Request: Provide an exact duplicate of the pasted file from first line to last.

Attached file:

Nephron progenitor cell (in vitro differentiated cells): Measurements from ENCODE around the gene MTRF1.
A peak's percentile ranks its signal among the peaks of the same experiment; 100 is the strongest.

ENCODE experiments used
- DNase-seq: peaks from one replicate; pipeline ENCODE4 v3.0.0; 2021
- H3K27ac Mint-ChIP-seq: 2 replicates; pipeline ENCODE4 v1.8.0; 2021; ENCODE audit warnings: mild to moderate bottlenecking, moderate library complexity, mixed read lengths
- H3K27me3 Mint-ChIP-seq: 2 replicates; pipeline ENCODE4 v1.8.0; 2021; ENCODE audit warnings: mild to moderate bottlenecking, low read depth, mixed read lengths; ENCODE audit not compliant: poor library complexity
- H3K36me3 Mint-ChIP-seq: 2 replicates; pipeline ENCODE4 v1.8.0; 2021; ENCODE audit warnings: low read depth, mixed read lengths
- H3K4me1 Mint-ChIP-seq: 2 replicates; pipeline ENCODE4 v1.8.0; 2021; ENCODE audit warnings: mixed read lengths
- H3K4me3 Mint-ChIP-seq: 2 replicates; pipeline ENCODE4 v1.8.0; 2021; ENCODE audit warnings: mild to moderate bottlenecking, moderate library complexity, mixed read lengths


Nephron progenitor cell (in vitro differentiated cells): Measurements from ENCODE around the gene MTRF1.
A peak's percentile ranks its signal among the peaks of the same experiment; 100 is the strongest.

ENCODE experiments used
- DNase-seq: peaks from one replicate; pipeline ENCODE4 v3.0.0; 2021
- H3K27ac Mint-ChIP-seq: 2 replicates; pipeline ENCODE4 v1.8.0; 2021; ENCODE audit warnings: mild to moderate bottlenecking, moderate library complexity, mixed read lengths
- H3K27me3 Mint-ChIP-seq: 2 replicates; pipeline ENCODE4 v1.8.0; 2021; ENCODE audit warnings: mild to moderate bottlenecking, low read depth, mixed read lengths; ENCODE audit not compliant: poor library complexity
- H3K36me3 Mint-ChIP-seq: 2 replicates; pipeline ENCODE4 v1.8.0; 2021; ENCODE audit warnings: low read depth, mixed read lengths
- H3K4me1 Mint-ChIP-seq: 2 replicates; pipeline ENCODE4 v1.8.0; 2021; ENCODE audit warnings: mixed read lengths
- H3K4me3 Mint-ChIP-seq: 2 replicates; pipeline ENCODE4 v1.8.0; 2021; ENCODE audit warnings: mild to moderate bottlenecking, moderate library complexity, mixed read lengths